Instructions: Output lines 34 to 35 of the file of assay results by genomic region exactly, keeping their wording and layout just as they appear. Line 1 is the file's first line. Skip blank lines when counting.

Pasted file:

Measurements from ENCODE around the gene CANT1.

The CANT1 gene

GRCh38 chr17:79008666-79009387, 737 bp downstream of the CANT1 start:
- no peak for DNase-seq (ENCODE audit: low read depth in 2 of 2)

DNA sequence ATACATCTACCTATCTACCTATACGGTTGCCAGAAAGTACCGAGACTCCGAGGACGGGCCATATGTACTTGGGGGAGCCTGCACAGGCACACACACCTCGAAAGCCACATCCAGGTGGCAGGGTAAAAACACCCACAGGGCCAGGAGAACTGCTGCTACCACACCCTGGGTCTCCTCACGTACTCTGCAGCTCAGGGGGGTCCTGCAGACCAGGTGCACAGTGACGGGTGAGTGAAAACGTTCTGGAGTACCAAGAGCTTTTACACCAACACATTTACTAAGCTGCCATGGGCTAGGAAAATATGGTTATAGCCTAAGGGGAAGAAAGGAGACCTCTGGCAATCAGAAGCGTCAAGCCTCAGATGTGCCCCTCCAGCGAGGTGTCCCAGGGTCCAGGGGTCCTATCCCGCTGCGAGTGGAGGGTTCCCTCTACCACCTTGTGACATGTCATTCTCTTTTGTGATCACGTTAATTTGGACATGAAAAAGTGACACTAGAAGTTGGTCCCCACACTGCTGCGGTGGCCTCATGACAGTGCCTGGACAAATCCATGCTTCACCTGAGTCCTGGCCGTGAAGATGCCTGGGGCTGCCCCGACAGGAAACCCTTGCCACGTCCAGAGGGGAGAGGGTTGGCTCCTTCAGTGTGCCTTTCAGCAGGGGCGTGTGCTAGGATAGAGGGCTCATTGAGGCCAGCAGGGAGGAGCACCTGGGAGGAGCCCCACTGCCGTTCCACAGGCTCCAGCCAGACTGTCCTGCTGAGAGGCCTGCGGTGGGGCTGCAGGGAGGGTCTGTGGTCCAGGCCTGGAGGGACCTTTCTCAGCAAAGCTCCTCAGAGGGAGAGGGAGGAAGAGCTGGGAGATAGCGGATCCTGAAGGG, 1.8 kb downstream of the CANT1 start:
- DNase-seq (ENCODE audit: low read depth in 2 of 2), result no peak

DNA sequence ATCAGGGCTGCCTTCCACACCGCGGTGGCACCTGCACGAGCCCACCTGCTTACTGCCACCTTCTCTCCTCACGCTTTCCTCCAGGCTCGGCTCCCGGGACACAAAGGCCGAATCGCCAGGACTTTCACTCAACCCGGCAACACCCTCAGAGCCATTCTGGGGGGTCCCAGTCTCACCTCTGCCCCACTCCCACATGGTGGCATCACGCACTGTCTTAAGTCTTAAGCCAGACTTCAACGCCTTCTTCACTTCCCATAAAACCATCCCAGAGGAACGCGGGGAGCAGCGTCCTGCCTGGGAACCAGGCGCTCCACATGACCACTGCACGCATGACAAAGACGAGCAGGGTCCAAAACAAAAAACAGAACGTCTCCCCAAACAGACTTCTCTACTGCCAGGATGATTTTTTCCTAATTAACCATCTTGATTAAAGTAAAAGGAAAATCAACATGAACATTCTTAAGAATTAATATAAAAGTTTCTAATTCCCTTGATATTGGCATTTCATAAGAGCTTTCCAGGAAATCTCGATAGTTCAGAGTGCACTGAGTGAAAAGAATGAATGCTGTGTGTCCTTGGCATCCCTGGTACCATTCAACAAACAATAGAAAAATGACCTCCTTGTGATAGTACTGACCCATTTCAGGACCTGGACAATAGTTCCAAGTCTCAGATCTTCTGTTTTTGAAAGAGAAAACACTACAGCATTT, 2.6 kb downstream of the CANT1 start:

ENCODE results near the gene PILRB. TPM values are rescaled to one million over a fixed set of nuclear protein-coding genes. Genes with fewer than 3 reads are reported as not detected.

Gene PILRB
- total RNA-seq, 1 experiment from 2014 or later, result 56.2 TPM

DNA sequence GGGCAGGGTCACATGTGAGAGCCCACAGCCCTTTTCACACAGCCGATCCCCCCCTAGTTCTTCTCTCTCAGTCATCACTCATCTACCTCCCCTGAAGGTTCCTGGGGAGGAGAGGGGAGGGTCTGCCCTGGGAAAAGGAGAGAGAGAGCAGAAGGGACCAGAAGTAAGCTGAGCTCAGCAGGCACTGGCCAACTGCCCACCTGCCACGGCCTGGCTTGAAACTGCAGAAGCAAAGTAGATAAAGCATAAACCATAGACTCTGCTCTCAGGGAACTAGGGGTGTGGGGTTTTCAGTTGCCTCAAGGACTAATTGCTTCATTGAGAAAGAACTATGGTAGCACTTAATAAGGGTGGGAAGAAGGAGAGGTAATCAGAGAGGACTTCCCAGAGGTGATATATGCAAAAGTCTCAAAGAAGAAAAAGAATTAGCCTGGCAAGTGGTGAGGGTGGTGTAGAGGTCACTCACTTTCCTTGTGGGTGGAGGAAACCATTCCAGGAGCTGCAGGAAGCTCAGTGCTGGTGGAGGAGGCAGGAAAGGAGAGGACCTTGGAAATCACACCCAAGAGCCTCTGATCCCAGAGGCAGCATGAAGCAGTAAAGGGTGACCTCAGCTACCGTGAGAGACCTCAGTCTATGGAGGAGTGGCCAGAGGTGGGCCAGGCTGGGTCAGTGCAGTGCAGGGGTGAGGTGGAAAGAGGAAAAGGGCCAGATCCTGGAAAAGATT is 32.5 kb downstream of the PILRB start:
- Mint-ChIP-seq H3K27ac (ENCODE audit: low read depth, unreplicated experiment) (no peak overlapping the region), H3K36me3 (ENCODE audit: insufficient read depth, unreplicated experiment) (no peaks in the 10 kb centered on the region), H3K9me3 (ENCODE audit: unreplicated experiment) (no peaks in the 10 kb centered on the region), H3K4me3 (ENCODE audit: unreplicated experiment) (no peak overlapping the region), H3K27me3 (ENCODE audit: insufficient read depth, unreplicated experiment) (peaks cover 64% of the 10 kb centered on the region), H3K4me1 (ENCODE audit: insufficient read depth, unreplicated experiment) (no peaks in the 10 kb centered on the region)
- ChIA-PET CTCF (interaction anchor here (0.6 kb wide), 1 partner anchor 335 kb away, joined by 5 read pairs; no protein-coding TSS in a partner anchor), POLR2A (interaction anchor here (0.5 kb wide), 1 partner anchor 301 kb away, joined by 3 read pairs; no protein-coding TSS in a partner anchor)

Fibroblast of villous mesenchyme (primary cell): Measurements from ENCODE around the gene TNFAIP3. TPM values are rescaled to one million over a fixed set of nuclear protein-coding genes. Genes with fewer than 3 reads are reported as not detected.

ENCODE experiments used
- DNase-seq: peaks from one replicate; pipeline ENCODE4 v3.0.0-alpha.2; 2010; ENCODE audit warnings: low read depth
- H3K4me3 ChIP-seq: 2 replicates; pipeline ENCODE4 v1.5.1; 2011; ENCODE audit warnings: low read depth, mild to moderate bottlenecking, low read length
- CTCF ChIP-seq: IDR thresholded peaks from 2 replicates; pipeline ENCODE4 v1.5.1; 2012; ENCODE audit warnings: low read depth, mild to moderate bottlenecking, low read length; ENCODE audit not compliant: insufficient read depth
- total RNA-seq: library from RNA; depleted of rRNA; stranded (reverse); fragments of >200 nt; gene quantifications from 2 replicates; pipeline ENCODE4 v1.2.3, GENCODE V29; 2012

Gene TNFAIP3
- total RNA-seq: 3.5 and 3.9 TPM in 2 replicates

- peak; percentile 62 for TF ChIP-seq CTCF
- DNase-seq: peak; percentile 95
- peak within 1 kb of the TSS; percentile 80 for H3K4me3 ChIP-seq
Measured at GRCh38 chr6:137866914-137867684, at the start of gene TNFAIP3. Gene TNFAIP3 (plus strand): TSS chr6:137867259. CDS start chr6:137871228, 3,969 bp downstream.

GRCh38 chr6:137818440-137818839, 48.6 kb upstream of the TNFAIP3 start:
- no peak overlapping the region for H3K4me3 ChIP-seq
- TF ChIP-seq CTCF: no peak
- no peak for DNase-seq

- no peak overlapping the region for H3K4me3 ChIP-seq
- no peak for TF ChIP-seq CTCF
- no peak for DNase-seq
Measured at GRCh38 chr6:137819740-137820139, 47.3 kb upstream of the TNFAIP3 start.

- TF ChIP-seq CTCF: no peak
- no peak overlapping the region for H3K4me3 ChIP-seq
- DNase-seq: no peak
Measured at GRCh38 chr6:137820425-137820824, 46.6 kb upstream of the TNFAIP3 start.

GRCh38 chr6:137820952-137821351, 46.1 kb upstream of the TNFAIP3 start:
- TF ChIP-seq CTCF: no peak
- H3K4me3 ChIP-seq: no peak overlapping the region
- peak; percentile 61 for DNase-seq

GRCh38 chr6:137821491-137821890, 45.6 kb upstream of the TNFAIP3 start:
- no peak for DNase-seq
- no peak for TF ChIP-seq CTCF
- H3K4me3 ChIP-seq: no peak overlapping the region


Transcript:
- TF ChIP-seq CTCF: no peak
- no peak overlapping the region for H3K4me3 ChIP-seq